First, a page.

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Cynthia Morton, PhD, recently began her two-year term as director of the BWH Biomedical Research Institute (BRI), which has made great strides in bringing researchers together since it formed in 2005.
“We know that, as researchers, our collective efforts are stronger than our individual efforts,” said Morton, who succeeds Thomas Kupper, MD. “I am thrilled to begin my tenure as director, and I look forward to building upon the impressive accomplishments of the BRI to date.” Morton, director, and Kupper, past director, are joined by Joseph Loscalzo, MD, PhD, co-director, Barbara Bierer, MD, senior vice president of Research, and Jacqueline Slavik, PhD, executive director, on the BRI’s Executive Committee.
One of Morton’s goals is to continue on the path toward personalized medicine. Three years ago, BWH became the first health care institution and employer in the nation to engage in an effort to use the Surgeon General’s “My Family Health Portrait” tool and received both NIH and BRI funding for the Family History Project (Visit brighamandwomens.org/FamilyHistory/Default.aspx to view the project report.)
Morton is hopeful that the Center for Human Genetics at the BRI this year will launch “OurGenes,” a project in which researchers will collect DNA, health information and environmental data from patients who choose to participate. “The vision of OurGenes is to enable both the prediction and the prevention of disease,” she said. “This project will really place us at the forefront of incorporating genetic information into optimized health care.”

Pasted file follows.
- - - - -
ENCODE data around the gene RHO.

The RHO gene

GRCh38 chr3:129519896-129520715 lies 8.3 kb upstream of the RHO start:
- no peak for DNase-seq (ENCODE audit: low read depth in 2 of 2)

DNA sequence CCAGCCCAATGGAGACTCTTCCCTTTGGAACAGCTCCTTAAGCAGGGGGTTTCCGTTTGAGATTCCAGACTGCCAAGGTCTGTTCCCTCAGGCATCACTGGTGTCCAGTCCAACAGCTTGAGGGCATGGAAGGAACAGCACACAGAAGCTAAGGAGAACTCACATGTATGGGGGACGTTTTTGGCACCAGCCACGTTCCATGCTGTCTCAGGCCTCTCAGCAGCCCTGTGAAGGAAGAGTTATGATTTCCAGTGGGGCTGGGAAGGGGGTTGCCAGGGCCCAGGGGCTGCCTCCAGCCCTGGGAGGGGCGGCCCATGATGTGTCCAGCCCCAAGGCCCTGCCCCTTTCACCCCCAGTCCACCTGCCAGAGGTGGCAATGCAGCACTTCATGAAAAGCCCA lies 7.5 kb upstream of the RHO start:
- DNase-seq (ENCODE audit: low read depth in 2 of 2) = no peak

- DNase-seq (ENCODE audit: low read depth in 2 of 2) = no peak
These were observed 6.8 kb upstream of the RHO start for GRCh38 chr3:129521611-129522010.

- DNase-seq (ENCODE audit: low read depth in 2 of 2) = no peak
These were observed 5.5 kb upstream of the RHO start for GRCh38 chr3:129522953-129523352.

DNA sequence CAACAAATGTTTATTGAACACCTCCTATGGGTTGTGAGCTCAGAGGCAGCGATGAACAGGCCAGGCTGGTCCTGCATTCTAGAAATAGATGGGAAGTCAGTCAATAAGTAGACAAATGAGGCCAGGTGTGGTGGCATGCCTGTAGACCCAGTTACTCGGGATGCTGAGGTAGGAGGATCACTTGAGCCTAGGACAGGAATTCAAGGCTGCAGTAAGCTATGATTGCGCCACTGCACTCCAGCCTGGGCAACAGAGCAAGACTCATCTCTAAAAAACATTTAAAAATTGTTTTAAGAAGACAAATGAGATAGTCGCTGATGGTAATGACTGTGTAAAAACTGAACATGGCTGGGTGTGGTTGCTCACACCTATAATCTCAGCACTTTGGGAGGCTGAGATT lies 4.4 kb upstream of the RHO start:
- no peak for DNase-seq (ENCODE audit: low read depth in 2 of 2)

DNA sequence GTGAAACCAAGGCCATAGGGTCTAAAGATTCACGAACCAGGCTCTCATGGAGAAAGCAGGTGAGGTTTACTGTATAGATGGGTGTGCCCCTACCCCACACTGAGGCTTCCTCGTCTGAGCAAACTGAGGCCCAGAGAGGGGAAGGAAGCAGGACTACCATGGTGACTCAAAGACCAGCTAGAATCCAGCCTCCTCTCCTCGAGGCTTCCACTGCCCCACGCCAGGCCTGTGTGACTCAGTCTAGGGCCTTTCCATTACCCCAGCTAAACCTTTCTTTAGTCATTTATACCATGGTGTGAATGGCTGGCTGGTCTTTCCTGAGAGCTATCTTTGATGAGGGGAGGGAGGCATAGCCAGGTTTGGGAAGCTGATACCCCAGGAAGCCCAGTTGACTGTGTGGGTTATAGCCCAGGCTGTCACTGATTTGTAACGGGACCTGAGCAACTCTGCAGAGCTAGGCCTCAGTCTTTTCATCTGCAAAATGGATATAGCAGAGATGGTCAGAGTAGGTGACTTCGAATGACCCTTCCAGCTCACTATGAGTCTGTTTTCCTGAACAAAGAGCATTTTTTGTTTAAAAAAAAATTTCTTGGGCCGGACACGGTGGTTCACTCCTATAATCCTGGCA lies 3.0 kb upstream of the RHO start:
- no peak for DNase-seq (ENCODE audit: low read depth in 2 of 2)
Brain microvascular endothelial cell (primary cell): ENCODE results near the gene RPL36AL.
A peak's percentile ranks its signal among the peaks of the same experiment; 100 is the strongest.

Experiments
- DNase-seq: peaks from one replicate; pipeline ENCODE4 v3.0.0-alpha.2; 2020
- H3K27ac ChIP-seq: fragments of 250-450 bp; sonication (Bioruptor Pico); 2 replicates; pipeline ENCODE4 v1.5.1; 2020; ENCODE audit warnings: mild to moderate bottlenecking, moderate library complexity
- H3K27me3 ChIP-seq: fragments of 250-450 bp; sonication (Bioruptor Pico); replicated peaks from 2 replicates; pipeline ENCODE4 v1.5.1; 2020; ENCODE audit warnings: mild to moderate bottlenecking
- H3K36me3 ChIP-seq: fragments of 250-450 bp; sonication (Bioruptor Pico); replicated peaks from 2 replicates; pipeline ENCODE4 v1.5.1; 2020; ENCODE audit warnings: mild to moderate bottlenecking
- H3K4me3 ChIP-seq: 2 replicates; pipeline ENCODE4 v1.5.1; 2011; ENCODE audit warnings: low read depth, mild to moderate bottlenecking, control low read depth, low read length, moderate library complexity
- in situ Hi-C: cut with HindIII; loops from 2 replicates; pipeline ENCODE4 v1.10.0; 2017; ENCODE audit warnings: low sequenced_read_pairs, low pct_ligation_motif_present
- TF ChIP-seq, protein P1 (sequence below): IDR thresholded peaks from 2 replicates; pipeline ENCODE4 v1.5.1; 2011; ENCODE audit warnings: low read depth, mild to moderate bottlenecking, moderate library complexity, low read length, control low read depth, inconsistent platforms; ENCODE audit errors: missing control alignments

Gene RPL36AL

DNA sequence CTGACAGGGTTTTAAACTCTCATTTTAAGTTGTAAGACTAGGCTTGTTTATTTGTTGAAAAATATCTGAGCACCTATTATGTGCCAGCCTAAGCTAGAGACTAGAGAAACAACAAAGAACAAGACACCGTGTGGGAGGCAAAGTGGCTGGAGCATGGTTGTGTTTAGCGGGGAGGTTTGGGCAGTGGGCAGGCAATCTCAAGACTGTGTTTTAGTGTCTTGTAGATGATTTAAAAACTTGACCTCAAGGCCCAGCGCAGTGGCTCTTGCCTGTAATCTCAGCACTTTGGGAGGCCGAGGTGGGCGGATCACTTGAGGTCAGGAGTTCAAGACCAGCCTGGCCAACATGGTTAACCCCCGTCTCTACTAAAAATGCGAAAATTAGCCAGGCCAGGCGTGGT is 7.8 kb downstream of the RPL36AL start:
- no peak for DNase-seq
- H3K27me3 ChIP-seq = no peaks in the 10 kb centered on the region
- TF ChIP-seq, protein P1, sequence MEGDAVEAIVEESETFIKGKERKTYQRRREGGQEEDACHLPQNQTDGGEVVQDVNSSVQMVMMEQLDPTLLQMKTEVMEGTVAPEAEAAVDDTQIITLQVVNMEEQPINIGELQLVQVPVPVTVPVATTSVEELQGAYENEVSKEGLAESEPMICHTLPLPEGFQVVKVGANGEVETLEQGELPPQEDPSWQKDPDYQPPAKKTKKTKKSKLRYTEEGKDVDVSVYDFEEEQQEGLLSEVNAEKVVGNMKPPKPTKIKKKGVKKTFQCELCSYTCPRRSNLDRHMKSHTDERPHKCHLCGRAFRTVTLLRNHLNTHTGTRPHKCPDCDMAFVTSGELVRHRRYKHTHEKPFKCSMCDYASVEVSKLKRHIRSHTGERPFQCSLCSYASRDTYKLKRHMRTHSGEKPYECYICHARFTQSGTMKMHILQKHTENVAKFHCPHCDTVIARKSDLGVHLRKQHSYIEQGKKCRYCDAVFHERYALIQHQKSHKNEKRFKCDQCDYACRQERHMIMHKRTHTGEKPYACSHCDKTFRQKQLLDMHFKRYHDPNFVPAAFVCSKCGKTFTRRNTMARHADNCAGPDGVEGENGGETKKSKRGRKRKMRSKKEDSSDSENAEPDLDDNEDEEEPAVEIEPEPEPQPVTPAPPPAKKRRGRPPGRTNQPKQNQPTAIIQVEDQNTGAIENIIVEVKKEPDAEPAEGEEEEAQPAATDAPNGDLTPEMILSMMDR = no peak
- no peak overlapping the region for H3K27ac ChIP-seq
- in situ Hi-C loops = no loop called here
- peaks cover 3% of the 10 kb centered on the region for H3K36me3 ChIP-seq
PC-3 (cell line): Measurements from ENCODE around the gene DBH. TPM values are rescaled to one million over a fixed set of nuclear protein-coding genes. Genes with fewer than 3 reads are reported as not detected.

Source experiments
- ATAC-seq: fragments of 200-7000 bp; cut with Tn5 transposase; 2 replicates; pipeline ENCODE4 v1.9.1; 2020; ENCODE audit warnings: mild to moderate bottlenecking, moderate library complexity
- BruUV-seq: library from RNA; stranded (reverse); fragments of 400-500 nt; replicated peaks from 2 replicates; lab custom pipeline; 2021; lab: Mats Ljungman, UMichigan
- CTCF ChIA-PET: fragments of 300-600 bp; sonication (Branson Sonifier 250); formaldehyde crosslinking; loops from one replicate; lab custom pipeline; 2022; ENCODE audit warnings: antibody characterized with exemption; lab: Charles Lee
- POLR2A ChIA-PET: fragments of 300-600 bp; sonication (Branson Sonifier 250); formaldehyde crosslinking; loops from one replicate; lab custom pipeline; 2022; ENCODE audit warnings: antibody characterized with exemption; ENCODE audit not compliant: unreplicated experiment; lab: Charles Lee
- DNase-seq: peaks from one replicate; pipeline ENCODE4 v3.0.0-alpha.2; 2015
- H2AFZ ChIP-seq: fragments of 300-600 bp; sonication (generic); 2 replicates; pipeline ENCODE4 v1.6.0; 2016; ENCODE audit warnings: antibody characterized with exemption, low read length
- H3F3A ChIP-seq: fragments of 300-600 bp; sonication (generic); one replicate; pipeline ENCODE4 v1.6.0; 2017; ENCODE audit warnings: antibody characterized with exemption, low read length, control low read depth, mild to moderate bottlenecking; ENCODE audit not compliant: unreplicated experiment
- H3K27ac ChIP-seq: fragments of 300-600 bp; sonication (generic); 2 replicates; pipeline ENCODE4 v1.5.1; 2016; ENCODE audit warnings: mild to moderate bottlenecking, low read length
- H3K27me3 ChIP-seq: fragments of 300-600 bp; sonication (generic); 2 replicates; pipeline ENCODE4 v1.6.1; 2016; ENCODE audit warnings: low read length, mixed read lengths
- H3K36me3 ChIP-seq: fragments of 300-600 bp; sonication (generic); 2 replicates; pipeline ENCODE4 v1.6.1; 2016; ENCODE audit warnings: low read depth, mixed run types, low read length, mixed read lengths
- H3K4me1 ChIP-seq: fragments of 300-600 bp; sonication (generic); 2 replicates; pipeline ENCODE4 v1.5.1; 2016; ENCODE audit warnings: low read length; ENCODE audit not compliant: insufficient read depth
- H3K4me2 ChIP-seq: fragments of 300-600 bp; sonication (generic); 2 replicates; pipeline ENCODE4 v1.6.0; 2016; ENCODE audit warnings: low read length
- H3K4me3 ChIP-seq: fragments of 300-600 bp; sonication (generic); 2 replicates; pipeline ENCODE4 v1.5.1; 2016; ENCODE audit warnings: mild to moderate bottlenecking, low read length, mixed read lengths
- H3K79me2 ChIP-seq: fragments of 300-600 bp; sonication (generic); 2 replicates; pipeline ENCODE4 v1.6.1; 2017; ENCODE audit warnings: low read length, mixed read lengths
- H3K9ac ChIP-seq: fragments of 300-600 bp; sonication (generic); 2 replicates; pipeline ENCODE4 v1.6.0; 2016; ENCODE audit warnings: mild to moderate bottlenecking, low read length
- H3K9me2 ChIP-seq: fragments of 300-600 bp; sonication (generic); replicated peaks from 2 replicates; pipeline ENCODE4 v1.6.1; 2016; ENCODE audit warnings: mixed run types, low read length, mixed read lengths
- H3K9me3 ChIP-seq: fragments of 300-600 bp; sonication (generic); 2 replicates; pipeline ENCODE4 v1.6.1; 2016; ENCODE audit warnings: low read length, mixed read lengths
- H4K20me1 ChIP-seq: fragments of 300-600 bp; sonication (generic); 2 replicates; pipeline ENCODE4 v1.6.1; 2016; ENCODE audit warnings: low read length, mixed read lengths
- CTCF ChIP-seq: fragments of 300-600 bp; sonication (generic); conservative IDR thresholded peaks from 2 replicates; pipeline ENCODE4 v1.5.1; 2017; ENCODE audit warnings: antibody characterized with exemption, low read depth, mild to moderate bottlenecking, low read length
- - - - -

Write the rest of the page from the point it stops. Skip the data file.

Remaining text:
The Center for Human Genetics is one of the BRI’s eight thematic research centers that enable scientists to develop collaborative research initiatives. Recently, the centers applied for funding from the BRI for such projects. “The process to secure funding was highly competitive, and awards are being given to three outstanding projects,” Morton said.
The BRI has established a Leadership Council, an external advisory board consisting of individuals who are both experts in and interested in supporting biomedical research. In addition, three new BWH colleagues were recently elected to serve three-year terms on the Research Oversight Committee, which governs the BRI. They are Janet Rich-Edwards, DSc, Steven Shea, PhD, and Sushrut Waikar, MD.
In her tenure, Morton hopes to raise the profile of research at BWH, especially to patients. “We want patients to know that often, not only is the person taking care of them a clinician, he or she is also performing cutting edge research to learn more about their disease,” she said. “We’re not only caring for them today, we’re learning how to better care for them in the future. At BWH, where we bring science to medicine, research is a fundamental part of care.”